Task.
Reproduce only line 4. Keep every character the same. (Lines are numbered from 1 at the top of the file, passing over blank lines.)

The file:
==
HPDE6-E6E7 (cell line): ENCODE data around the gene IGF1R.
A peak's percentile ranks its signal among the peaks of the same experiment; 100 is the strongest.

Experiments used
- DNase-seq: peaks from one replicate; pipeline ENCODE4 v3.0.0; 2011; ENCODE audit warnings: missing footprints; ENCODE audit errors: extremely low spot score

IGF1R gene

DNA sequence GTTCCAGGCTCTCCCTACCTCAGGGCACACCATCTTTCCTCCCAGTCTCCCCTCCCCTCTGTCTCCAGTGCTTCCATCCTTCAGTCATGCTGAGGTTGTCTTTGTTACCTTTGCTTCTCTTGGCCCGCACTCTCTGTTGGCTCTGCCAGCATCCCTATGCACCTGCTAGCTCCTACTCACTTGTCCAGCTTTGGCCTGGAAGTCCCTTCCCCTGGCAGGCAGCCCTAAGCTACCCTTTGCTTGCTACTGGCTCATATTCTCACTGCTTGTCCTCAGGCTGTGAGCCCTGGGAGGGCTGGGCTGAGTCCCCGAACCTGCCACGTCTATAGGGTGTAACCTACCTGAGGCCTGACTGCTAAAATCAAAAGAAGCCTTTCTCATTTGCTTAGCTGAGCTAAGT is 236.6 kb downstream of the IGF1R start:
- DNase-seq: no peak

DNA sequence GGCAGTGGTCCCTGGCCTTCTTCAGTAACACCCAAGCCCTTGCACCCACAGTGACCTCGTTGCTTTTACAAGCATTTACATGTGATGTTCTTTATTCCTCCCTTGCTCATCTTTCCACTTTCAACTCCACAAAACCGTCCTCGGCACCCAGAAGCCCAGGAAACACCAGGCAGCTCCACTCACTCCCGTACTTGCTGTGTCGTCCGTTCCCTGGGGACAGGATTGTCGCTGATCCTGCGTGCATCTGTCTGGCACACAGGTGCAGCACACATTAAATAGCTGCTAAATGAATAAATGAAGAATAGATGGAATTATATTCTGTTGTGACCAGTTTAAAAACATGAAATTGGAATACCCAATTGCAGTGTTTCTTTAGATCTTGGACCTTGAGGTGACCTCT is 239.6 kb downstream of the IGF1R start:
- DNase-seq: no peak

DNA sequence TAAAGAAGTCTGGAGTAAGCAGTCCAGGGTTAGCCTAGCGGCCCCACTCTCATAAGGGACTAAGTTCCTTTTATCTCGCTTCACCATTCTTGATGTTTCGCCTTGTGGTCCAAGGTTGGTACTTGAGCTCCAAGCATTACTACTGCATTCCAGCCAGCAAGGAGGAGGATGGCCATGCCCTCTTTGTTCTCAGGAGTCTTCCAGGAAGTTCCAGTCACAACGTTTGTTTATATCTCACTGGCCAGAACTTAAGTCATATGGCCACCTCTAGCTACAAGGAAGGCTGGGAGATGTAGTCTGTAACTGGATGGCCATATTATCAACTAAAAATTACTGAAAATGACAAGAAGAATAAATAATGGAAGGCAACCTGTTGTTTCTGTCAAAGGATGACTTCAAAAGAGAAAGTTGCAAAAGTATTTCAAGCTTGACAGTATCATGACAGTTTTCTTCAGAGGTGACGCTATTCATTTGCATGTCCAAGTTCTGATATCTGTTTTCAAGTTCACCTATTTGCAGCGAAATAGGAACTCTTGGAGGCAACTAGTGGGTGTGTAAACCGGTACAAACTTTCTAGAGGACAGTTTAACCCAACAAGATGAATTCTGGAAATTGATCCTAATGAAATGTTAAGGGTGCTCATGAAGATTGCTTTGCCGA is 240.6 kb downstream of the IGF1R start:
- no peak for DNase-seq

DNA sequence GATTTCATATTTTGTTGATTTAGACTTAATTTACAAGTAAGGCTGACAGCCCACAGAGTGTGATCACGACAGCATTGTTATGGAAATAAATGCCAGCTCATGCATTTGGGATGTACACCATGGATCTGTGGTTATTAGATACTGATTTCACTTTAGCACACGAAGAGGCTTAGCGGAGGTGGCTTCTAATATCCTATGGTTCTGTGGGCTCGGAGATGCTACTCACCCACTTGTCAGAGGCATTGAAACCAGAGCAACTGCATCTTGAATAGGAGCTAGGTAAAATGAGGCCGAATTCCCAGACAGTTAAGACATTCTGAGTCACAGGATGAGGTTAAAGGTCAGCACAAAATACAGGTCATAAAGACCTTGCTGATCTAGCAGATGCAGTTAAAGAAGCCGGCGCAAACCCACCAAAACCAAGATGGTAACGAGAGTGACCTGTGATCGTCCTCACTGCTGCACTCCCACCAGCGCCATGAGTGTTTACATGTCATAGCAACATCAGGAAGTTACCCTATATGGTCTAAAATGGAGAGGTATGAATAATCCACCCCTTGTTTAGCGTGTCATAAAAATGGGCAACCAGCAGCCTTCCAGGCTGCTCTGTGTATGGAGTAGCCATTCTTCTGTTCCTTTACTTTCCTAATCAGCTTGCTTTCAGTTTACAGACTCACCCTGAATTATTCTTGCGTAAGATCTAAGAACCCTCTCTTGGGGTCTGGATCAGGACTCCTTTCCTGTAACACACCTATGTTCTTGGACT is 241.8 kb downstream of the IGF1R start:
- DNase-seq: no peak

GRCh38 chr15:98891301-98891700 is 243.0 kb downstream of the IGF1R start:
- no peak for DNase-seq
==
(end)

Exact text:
- DNase-seq: peaks from one replicate; pipeline ENCODE4 v3.0.0; 2011; ENCODE audit warnings: missing footprints; ENCODE audit errors: extremely low spot score